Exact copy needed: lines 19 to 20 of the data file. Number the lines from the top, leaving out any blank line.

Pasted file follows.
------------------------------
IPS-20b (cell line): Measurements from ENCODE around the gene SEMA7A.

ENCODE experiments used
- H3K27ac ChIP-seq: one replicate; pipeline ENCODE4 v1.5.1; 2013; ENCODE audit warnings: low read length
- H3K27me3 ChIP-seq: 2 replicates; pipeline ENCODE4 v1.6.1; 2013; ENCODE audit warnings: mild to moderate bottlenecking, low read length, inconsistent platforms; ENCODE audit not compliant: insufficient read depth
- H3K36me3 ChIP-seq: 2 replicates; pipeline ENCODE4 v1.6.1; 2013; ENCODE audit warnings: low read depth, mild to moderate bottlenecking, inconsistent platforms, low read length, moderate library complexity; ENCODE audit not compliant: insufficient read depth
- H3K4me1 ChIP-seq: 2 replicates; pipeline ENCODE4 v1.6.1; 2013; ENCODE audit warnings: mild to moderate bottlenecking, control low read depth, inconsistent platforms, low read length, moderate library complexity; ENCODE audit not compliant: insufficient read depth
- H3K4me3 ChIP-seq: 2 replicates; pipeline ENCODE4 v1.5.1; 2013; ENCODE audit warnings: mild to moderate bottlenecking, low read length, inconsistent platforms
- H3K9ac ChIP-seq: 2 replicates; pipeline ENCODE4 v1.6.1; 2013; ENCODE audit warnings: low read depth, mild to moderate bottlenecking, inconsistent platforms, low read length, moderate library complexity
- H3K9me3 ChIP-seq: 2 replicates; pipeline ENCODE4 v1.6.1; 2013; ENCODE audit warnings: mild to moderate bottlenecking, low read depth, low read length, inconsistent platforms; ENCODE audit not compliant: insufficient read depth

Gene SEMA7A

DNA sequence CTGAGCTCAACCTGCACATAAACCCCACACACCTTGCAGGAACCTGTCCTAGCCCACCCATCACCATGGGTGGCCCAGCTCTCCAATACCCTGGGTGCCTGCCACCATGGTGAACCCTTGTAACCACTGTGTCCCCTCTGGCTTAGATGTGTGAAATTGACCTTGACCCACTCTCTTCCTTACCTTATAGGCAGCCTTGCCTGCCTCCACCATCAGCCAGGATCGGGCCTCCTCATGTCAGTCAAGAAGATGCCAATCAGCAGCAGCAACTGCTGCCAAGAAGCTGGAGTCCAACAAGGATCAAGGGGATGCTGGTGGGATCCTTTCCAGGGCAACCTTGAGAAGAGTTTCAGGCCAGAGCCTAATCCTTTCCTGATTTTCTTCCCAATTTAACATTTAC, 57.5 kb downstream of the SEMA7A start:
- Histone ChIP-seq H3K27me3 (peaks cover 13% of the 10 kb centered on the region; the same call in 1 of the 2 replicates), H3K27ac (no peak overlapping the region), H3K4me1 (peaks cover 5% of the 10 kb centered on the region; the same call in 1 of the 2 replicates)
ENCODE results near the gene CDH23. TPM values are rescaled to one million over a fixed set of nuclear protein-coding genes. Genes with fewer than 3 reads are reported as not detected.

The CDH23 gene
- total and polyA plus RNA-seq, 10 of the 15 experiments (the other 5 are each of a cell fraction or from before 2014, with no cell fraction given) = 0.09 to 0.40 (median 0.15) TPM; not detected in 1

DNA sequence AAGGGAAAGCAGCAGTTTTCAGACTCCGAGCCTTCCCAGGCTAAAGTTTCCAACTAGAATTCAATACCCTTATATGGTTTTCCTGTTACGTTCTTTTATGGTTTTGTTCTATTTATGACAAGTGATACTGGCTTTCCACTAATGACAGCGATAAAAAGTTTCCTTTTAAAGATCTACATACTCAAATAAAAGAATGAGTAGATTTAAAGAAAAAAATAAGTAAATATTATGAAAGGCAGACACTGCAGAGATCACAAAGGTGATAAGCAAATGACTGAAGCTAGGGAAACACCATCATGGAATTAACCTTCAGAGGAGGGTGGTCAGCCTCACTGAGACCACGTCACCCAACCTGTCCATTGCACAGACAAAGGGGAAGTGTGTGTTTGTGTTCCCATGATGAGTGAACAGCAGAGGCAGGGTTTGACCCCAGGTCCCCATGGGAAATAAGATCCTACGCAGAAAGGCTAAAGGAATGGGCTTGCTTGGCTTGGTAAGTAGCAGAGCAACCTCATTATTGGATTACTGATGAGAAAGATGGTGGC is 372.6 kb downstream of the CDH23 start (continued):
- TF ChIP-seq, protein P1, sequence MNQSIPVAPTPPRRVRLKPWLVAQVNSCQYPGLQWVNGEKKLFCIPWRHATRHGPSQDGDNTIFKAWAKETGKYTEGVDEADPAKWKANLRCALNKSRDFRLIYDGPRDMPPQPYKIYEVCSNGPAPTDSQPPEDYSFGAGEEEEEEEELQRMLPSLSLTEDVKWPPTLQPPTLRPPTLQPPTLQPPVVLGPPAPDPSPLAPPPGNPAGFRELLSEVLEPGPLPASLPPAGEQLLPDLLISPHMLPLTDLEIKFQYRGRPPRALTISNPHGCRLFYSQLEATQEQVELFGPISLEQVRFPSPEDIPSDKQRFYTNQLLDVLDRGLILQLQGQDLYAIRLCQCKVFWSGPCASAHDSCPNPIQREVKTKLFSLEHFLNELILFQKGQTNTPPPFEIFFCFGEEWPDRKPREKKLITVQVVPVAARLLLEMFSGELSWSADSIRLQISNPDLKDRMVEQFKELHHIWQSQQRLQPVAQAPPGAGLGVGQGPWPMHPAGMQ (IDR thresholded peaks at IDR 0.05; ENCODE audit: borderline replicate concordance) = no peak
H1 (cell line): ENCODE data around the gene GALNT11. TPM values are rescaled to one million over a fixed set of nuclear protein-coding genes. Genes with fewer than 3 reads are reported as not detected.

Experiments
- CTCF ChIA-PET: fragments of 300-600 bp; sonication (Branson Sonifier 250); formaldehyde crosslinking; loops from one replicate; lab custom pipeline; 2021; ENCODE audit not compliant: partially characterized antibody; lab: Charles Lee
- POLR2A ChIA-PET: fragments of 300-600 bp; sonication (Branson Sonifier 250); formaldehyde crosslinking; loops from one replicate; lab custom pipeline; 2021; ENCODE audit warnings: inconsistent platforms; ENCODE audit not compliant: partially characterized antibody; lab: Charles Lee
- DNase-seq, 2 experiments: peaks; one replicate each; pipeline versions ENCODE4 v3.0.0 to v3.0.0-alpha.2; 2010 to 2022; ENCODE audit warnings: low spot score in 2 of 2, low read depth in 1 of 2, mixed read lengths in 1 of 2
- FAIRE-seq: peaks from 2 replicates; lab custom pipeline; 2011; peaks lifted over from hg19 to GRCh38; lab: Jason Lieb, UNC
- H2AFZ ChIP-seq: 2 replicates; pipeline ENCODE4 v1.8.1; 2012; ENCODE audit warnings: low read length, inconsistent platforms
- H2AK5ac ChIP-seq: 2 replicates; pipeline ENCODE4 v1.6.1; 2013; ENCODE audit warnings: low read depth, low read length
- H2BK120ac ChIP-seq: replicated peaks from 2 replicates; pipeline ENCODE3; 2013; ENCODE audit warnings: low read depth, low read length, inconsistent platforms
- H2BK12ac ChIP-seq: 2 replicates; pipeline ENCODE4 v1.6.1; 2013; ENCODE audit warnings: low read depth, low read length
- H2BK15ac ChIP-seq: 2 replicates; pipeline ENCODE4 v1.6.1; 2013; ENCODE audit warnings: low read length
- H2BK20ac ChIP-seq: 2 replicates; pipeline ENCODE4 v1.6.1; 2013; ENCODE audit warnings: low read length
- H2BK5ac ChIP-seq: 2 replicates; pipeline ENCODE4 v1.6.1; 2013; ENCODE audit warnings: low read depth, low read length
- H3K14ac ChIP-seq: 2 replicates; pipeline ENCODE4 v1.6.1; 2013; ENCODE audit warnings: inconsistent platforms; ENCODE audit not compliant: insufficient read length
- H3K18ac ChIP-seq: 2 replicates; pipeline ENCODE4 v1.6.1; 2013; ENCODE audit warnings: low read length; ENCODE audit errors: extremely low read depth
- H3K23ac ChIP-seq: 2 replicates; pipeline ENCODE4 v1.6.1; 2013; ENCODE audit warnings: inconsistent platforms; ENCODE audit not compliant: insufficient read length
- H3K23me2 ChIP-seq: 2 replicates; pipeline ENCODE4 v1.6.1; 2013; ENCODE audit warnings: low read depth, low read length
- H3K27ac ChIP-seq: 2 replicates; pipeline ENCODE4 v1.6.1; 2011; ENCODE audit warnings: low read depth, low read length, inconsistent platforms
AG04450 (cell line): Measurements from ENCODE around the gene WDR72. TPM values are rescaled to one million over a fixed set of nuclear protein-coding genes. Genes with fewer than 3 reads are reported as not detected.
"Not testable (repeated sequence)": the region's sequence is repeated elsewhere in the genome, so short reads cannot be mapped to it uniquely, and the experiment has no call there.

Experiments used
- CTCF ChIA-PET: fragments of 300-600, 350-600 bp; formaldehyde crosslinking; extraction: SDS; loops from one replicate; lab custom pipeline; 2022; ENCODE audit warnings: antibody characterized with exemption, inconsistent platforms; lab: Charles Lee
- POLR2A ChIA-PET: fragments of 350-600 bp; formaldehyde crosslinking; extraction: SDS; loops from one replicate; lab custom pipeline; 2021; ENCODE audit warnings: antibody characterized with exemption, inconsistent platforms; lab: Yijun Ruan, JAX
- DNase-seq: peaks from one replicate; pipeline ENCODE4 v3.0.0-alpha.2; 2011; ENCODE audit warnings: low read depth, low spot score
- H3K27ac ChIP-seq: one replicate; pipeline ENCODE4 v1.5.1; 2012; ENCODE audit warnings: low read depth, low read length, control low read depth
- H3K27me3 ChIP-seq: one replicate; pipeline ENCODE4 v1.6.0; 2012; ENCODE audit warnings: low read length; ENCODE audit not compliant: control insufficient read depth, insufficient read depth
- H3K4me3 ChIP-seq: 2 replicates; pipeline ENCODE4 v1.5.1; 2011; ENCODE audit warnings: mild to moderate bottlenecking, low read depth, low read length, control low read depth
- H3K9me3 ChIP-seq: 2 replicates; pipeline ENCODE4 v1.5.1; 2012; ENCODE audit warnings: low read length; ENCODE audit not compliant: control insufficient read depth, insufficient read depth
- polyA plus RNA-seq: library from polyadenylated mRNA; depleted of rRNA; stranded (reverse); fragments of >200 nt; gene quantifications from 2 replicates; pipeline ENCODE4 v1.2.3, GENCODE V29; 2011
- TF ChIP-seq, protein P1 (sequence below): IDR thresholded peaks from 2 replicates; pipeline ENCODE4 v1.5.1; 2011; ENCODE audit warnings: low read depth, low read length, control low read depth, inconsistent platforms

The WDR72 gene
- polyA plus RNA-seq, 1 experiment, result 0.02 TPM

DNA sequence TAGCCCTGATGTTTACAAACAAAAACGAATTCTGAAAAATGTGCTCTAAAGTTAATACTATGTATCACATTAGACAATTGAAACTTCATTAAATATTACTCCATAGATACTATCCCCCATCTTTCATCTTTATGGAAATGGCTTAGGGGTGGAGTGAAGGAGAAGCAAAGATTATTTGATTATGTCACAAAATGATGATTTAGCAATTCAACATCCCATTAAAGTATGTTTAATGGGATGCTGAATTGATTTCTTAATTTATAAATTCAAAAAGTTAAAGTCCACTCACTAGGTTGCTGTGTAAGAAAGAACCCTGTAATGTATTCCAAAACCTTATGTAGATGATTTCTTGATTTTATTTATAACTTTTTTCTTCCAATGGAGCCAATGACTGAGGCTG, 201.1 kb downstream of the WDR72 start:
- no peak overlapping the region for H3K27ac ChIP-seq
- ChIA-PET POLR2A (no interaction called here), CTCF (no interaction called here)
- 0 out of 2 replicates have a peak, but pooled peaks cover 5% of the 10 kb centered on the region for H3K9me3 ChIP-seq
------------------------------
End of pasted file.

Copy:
Experiments
- CTCF ChIA-PET: fragments of 300-600 bp; sonication (Branson Sonifier 250); formaldehyde crosslinking; loops from one replicate; lab custom pipeline; 2021; ENCODE audit not compliant: partially characterized antibody; lab: Charles Lee